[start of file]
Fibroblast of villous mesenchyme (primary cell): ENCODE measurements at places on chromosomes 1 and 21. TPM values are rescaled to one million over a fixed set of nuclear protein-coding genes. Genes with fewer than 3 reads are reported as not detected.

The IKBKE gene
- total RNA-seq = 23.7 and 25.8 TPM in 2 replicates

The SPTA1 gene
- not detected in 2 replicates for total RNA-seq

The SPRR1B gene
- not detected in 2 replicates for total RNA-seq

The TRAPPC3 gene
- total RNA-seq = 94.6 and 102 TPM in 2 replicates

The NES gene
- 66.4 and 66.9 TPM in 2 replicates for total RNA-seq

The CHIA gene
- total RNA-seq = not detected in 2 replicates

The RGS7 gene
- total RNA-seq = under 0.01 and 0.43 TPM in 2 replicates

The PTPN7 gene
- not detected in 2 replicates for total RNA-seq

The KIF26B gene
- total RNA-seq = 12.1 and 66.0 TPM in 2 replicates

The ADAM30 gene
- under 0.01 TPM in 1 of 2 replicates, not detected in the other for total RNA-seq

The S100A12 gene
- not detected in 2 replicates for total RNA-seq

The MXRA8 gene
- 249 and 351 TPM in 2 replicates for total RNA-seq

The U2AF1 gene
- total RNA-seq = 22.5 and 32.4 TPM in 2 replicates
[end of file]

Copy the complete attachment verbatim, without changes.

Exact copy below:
Fibroblast of villous mesenchyme (primary cell): ENCODE measurements at places on chromosomes 1 and 21. TPM values are rescaled to one million over a fixed set of nuclear protein-coding genes. Genes with fewer than 3 reads are reported as not detected.

The IKBKE gene
- total RNA-seq = 23.7 and 25.8 TPM in 2 replicates

The SPTA1 gene
- not detected in 2 replicates for total RNA-seq

The SPRR1B gene
- not detected in 2 replicates for total RNA-seq

The TRAPPC3 gene
- total RNA-seq = 94.6 and 102 TPM in 2 replicates

The NES gene
- 66.4 and 66.9 TPM in 2 replicates for total RNA-seq

The CHIA gene
- total RNA-seq = not detected in 2 replicates

The RGS7 gene
- total RNA-seq = under 0.01 and 0.43 TPM in 2 replicates

The PTPN7 gene
- not detected in 2 replicates for total RNA-seq

The KIF26B gene
- total RNA-seq = 12.1 and 66.0 TPM in 2 replicates

The ADAM30 gene
- under 0.01 TPM in 1 of 2 replicates, not detected in the other for total RNA-seq

The S100A12 gene
- not detected in 2 replicates for total RNA-seq

The MXRA8 gene
- 249 and 351 TPM in 2 replicates for total RNA-seq

The U2AF1 gene
- total RNA-seq = 22.5 and 32.4 TPM in 2 replicates